Toto Wolff has denied he pressurised drivers to agree to race in Saudi Arabia following the missile strike at a nearby fuel site on Friday.
During the first practice session of the grand prix weekend, smoke could be seen billowing from a large fire at the Aramco oil refinery facility around 12 miles from the Jeddah Corniche Circuit.
The cause of the fire was reported to be a missile strike and Yemen’s Iran-aligned Houthi group claimed responsibility for the attack.
It followed security fears during the build-up to the weekend after it was reported a missile aimed at Jeddah had been intercepted and destroyed.
As news of the attack broke, the drivers were summoned to meet with F1 bosses including CEO Stefano Domenicali in a meeting that lasted four hours.
After the drivers had been spoken to alone initially – and were reported to be unwilling to race – team principals were brought into the meeting. A short while later, it was agreed the race would go ahead.
Mercedes team principal Toto Wolff said the team bosses were in unanimous agreement and has denied pressurising the drivers.
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“There wasn’t any arm-twisting from our side,” said Wolff, as reported by gpfans.com
“There were good discussions and when the team principals talked to the drivers I think what we talked was sense and not at all with any pressure, but maybe that was perceived in a different way.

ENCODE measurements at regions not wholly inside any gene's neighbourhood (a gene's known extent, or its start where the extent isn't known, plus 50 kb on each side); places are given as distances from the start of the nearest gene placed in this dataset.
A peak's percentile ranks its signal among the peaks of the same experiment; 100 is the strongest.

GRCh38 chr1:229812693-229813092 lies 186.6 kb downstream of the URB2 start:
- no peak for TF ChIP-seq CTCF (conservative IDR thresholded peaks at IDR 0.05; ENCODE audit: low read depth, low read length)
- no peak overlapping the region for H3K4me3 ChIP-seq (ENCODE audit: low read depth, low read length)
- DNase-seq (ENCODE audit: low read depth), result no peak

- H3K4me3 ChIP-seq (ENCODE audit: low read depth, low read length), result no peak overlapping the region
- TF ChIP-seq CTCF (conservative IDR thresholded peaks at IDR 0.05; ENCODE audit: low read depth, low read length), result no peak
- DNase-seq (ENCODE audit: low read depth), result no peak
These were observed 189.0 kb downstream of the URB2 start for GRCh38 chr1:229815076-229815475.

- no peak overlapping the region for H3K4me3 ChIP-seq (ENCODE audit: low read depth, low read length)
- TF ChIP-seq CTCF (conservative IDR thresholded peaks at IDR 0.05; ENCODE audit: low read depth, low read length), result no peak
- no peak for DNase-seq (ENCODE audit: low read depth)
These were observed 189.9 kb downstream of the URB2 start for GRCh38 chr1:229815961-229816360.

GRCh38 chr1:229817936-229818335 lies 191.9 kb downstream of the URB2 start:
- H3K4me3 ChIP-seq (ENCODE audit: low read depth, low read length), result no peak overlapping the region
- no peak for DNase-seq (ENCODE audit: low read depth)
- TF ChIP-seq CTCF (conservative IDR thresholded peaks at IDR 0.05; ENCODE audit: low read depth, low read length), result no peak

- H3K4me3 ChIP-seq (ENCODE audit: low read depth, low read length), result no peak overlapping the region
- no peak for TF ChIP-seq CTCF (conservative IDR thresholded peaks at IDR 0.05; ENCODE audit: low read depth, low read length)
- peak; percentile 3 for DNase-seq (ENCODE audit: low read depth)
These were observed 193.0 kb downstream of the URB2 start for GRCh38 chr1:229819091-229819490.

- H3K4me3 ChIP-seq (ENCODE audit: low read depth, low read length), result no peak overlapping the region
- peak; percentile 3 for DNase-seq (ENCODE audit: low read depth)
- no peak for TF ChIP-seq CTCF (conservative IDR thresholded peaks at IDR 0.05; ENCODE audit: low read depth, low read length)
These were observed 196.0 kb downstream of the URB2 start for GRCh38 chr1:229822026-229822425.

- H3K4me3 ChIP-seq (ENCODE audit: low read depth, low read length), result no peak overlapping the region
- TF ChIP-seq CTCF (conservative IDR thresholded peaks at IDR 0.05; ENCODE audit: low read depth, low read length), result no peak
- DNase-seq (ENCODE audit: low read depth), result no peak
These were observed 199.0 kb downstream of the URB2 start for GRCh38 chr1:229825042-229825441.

“In the end, the show and the spectacle was amazing and what we delivered as a sport was great and I think this is what sport should do.”
After 81 people had been executed in a single day a couple of weeks earlier, the argument for F1 not to race in Saudi Arabia only grew stronger. But Wolff said he had noticed change in the five years he had been going there.
“To be honest, I have been here since five years [ago] and I have seen change.
“But I repeat what I have said before – there is just so much more to do. I mean, a lot.”
Doubts remain as to whether F1 will return to Saudi Arabia, despite having a decade-long contract with the promoters, as Lewis Hamilton hinted he may not be willing to go back.
Fellow British driver Lando Norris said he would look forward to going back but admitted it was a “nervous place”.
“Of course I’m relieved [to have got through the weekend],” said Norris.
“Under any circumstance, all we want to do is race. But it is a nervous place to be and you will have these nerves and that’s why we had the discussions we did. We were given the reassurances and told it’s safe and we had to believe that.
“Whether we come back or not…I would love to look forward to do that because it’s a fun track, but those are discussions we will have after the weekend.”